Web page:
* U.S. experts vote against accelerated approval of olaparib
* Research productivity central in defence to Pfizer bid
* AstraZeneca mis-steps may revive prospects of takeover
By Ben Hirschler
LONDON, June 26 (Reuters) - A vote by U.S. experts against accelerated approval of a new ovarian cancer drug from AstraZeneca has dented its claims of research prowess, which were used to see off a $118 billion bid from Pfizer .
In itself, the setback will have little impact on earnings prospects - but it coincides with heightened scrutiny of the British drugmaker's research and development (R&D) machine and continued talk that Pfizer may return if it stumbles.
Pfizer backed off last month after AstraZeneca trumpeted its drug pipeline and predicted sales would climb 75 percent to $45 billion by 2023 - a highly ambitious target.
But many shareholders are unhappy that the Anglo-Swedish group did not engage with Pfizer and problems with important new drugs may stir discontent.
The U.S. group could revive its plan later this year to forge the world's biggest drugmaker, in a move that would also cut its tax bill through moving its tax base to Britain.
The U.S. Food and Drug Administration's Oncologic Drugs Advisory Committee (ODAC) said on Wednesday that AstraZeneca should be required to submit further clinical data before its experimental medicine olaparib is approved.
"The rejection by ODAC comes at a critical time because failed R&D efforts may make AstraZeneca shareholders more inclined to push AstraZeneca into Pfizer's arms," said Bernstein analyst Tim Anderson. "Every bit of slippage at the company probably does tilt the balance slightly more in favour of a future Pfizer-AstraZeneca tie-up."
Anderson sees a less than 50 percent chance of either AstraZeneca inviting Pfizer back to talks or the U.S. company returning with a higher offer, but said the situation remained fluid. Other analysts are more upbeat on a deal.
BNP Paribas said in a research note this week that an increased offer of around $127 billion would still make economic sense, while Jefferies earlier this month predicted an 80 percent probability of AstraZeneca inviting Pfizer back after an enforced cooling-off period ends in late August.
Given the present hiatus, many hedge funds have switched attention away from AstraZeneca to the likes of AbbVie's attempt to buy Shire, industry sources said.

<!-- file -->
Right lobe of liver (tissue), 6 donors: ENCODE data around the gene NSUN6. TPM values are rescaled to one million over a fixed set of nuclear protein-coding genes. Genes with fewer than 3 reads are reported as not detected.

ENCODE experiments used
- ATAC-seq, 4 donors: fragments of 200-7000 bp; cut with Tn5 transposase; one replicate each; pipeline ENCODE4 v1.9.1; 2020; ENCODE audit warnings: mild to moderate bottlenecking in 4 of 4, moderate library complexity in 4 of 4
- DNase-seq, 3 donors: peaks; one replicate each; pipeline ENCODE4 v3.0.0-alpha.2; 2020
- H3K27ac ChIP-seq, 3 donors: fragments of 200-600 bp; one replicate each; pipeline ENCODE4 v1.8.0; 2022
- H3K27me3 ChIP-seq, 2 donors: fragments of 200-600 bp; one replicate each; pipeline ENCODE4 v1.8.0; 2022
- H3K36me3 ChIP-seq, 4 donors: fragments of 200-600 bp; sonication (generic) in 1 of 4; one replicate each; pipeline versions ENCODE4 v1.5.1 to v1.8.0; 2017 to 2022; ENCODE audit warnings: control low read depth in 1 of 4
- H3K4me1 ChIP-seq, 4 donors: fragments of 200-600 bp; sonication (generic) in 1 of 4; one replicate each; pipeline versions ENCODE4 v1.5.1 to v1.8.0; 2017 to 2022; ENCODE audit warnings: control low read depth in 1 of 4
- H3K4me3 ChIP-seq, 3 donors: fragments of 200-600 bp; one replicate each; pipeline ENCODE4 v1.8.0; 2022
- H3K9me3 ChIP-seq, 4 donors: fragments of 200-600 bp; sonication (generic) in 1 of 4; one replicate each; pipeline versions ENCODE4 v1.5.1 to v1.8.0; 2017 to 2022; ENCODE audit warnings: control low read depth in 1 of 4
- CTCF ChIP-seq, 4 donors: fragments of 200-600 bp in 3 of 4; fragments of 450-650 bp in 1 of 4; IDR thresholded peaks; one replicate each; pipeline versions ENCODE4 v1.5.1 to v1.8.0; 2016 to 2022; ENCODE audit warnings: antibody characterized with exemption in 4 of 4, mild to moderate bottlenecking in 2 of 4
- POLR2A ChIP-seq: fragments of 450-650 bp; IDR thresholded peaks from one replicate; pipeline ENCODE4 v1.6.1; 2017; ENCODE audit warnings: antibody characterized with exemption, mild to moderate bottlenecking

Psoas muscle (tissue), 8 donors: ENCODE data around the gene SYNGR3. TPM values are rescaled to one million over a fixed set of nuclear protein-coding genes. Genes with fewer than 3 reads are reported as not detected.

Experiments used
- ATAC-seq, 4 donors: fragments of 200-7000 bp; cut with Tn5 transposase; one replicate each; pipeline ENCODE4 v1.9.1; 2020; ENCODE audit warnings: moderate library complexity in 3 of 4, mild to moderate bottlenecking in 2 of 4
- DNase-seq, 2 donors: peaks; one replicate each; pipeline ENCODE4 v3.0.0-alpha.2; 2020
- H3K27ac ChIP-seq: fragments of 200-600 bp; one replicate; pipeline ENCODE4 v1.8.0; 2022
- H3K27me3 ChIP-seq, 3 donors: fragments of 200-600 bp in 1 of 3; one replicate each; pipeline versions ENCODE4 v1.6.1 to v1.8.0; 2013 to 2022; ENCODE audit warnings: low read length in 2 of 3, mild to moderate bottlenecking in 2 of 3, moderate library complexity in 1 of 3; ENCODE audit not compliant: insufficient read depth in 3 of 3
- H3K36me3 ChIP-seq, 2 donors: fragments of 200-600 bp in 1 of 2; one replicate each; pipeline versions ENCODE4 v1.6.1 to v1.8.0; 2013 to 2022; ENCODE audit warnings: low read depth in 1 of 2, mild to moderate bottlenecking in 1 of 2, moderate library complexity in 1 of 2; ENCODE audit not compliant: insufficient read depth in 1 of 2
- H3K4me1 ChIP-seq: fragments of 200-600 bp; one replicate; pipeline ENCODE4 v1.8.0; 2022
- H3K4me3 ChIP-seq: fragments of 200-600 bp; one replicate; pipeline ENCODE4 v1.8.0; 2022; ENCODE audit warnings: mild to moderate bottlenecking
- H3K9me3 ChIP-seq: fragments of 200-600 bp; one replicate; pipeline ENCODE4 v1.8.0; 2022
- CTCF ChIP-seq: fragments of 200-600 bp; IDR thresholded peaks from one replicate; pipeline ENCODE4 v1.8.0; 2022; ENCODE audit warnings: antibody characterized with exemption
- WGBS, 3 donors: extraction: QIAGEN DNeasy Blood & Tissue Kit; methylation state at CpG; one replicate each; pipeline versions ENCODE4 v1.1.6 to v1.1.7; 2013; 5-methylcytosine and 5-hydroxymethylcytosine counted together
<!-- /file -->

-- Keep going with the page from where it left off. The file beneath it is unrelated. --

Other factors could also encourage or deter Pfizer's renewed interest, including any move by AstraZeneca to make a large acquisition of its own or dispose of certain drugs. The company has already said it is partnering talks for an experimental Alzheimer's medicine.
Cancer is the most valuable element in AstraZeneca's pipeline and earlier this month it received generally positive feedback when experimental findings with new treatments were presented at a major U.S. conference.
But the real test for new drugs is winning approval from regulators and getting prescriptions written by doctors.
AstraZeneca said it was disappointed by the ODAC decision, which means it is likely to have to wait for further clinical trial data due at the end of 2015, rather than getting a hoped-for green light in October.
Seamus Fernandez, an analyst at Leerink, said the decision was a surprise and would substantially narrow AstraZeneca's lead over smaller rivals Tesaro and Clovis, which are also developing similar so-called PARP inhibitor drugs.
AstraZeneca has flagged olaparib as a potential $2 billion-a-year seller, although some industry analysts see sales at less than half that amount.
A company spokeswoman said the monotherapy use of olaparib for ovarian cancer assessed by the U.S. expert panel this week was only one element of a broad development programme.
AstraZeneca is also assessing olaparib in combination with another medicine called cediranib, as well as looking at it as a potential therapy for breast and gastric cancers. ($1 = 0.5889 British Pounds) (editing by David Stamp)